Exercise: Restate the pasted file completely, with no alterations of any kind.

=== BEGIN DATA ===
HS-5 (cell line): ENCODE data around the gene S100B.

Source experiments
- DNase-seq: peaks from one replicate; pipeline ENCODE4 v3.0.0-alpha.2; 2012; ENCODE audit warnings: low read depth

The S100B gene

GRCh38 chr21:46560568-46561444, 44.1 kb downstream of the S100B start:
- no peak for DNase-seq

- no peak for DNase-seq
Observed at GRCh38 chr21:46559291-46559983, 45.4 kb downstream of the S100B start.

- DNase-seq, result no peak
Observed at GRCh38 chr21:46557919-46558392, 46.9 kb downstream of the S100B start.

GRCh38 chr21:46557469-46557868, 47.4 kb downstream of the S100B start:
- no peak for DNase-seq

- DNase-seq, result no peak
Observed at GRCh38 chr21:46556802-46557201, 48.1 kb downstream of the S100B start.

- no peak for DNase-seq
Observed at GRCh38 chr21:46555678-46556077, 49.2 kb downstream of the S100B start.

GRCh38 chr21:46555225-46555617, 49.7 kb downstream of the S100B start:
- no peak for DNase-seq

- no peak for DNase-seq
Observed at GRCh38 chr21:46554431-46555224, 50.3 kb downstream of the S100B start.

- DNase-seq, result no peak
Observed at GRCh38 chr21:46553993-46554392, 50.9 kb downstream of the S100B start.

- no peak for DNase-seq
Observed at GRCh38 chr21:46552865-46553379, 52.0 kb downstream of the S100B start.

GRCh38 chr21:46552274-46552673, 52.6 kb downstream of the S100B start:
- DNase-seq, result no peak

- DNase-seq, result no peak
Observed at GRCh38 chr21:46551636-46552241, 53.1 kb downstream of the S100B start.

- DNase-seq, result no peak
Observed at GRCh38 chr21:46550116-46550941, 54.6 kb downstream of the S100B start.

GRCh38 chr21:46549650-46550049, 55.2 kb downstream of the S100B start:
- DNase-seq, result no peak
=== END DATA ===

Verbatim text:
HS-5 (cell line): ENCODE data around the gene S100B.

Source experiments
- DNase-seq: peaks from one replicate; pipeline ENCODE4 v3.0.0-alpha.2; 2012; ENCODE audit warnings: low read depth

The S100B gene

GRCh38 chr21:46560568-46561444, 44.1 kb downstream of the S100B start:
- no peak for DNase-seq

- no peak for DNase-seq
Observed at GRCh38 chr21:46559291-46559983, 45.4 kb downstream of the S100B start.

- DNase-seq, result no peak
Observed at GRCh38 chr21:46557919-46558392, 46.9 kb downstream of the S100B start.

GRCh38 chr21:46557469-46557868, 47.4 kb downstream of the S100B start:
- no peak for DNase-seq

- DNase-seq, result no peak
Observed at GRCh38 chr21:46556802-46557201, 48.1 kb downstream of the S100B start.

- no peak for DNase-seq
Observed at GRCh38 chr21:46555678-46556077, 49.2 kb downstream of the S100B start.

GRCh38 chr21:46555225-46555617, 49.7 kb downstream of the S100B start:
- no peak for DNase-seq

- no peak for DNase-seq
Observed at GRCh38 chr21:46554431-46555224, 50.3 kb downstream of the S100B start.

- DNase-seq, result no peak
Observed at GRCh38 chr21:46553993-46554392, 50.9 kb downstream of the S100B start.

- no peak for DNase-seq
Observed at GRCh38 chr21:46552865-46553379, 52.0 kb downstream of the S100B start.

GRCh38 chr21:46552274-46552673, 52.6 kb downstream of the S100B start:
- DNase-seq, result no peak

- DNase-seq, result no peak
Observed at GRCh38 chr21:46551636-46552241, 53.1 kb downstream of the S100B start.

- DNase-seq, result no peak
Observed at GRCh38 chr21:46550116-46550941, 54.6 kb downstream of the S100B start.

GRCh38 chr21:46549650-46550049, 55.2 kb downstream of the S100B start:
- DNase-seq, result no peak